469 with <c>march=athlon-xp</c>, does this work?
470 </p>
471
472 <p>
473 <b>A:</b> This is no problem, because all applications run on the server.
474 </p>
475
476 <p>
477 <b>Q:</b> Which CPU and how much RAM should the server have?
478 </p>
479
480 <p>
481 <b>A:</b> There is a good document with suggestions at
482 <uri>http://wiki.ltsp.org/twiki/bin/view/Ltsp/ServerSizing</uri>.
483 </p>
484
485 <p>
486 <b>Q:</b> Do you have more information about this PXE stuff?
487 </p>
488
489 <p>
490 <b>A:</b> Yes, take a look at
491 <uri>http://wiki.ltsp.org/twiki/bin/view/Ltsp/PXE</uri>.
492 </p>
493
494 <p>
495 <b>Q:</b> Is it possibly to use 3D-Accelerated software on the workstations?
496 </p>
497
498 <p>
499 <b>A:</b> If you are using NVidia cards take a look at
500 <uri>http://wiki.ltsp.org/twiki/bin/view/Ltsp/NvidiaLtsp411</uri>.
501 </p>
502
503 <p>
504 <b>Q:</b> In some applications the fonts look crappy, what to do?
505 </p>
506
507 <p>
508 <b>A:</b> You have to setup the XFontServer, add <c>USE_XFS=Y</c> to your
509 <path>lts.conf</path>, edit <path>/etc/X11/fs/config</path> and comment
510 <c>no-listen: tcp</c> out, replace <c>XFS_PORT="-1"</c> with
511 <c>XFS_PORT="7100"</c> in <path>/etc/conf.d/xfs</path> and start xfs:
512 <c>/etc/init.d/xfs start</c>. Also doublecheck that
513 <path>/etc/X11/XF86Config</path> (or <path>/etc/X11/xorg.conf</path>) contains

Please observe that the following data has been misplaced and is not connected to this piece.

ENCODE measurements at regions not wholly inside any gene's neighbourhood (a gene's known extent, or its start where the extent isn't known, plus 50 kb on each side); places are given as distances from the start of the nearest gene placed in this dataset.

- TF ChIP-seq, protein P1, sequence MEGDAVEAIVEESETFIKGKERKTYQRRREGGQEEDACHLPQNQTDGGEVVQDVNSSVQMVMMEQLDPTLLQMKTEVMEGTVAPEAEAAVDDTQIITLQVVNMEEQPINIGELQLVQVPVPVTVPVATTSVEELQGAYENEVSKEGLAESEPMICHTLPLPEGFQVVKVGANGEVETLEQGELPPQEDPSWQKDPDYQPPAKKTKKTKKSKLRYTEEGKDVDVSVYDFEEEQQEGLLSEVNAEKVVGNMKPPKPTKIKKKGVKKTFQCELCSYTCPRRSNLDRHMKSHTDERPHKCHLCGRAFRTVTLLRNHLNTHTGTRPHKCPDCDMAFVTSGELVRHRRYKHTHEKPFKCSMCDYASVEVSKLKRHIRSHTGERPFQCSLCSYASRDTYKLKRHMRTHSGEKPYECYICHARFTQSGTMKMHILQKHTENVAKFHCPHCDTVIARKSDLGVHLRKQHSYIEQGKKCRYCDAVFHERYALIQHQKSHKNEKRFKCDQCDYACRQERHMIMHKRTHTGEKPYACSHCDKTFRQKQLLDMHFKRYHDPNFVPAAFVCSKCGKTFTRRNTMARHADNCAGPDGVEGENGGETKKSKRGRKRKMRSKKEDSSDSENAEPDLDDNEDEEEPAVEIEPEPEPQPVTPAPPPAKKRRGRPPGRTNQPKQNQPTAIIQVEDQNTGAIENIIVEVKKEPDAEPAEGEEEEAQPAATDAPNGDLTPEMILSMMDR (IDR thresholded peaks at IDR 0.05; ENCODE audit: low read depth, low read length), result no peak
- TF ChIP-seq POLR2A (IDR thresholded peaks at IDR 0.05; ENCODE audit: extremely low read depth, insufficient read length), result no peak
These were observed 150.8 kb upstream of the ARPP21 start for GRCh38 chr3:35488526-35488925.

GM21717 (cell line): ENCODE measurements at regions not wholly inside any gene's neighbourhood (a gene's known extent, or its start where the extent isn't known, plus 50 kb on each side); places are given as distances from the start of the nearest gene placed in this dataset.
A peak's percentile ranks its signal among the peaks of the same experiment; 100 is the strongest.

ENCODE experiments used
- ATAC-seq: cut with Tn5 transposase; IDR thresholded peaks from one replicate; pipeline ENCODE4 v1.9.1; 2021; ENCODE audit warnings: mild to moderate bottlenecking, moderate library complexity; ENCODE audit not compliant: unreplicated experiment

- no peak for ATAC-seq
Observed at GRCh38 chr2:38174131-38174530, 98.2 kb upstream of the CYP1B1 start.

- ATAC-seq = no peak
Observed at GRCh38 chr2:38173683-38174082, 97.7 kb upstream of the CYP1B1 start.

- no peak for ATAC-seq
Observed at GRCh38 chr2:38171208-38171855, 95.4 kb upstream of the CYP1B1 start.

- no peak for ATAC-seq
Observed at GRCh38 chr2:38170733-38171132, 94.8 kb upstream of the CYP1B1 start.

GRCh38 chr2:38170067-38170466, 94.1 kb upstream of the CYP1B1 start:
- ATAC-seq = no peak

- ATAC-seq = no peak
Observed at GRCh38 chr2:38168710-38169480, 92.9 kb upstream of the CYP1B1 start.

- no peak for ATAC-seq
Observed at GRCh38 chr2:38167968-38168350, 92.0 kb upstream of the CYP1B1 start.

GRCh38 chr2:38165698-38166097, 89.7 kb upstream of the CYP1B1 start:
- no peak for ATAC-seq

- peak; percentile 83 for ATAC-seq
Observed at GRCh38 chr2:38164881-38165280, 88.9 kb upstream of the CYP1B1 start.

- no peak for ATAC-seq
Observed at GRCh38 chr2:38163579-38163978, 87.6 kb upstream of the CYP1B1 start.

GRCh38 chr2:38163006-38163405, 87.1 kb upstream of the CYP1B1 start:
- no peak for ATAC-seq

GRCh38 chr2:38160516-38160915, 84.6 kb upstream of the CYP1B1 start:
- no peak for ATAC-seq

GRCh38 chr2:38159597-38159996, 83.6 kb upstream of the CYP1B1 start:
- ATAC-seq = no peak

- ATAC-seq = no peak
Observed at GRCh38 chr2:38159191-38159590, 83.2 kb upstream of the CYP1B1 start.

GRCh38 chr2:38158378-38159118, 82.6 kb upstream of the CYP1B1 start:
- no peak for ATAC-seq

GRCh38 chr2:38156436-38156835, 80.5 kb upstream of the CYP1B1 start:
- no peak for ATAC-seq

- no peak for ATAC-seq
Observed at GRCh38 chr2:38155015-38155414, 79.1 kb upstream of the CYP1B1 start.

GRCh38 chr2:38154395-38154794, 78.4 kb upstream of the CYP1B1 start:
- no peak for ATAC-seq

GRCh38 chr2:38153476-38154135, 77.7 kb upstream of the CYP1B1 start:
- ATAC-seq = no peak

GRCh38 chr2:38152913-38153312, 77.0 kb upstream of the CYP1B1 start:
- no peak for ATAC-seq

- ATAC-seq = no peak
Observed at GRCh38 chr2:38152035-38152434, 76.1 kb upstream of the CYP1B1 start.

514 <c>FontPath "unix/:7100"</c> in the Files-section.
515 </p>
516
517 <p>
518 <b>Q: </b> How can I use the soundcard of my workstation?
519 </p>
520
521 <p>
522 <b>A: </b> There is a ltsp-sound package in gentoo, for more instructions read
523 the included <path>README</path> file.
524 </p>
525
526 </body>
527 </section>
528 </chapter>
529
530 <chapter>
531 <title>Glossary</title>
532 <section>
533 <body>
534
535 <p>
536 <b><uri link="http://www.ltsp.org">LTSP</uri></b>
537 "The LTSP provides a simple way to utilize low cost workstations as either
538 graphical or character based terminals on a GNU/Linux server."
539 </p>
540
541 <p>
542 <b><uri link="http://www.webopedia.com/TERM/P/PXE.html">PXE</uri></b>
543 "Short for Pre-Boot Execution Environment. Pronounced pixie, PXE is one of the
544 components of Intel's WfM specification. It allows a workstation to boot from
545 a server on a network prior to booting the operating system on the local hard
546 drive. A PXE-enabled workstation connects its NIC to the LAN via a jumper,
547 which keeps the workstation connected to the network even when the power is
548 off."
549 </p>
550
551 </body>
552 </section>
553 </chapter>
554 </guide>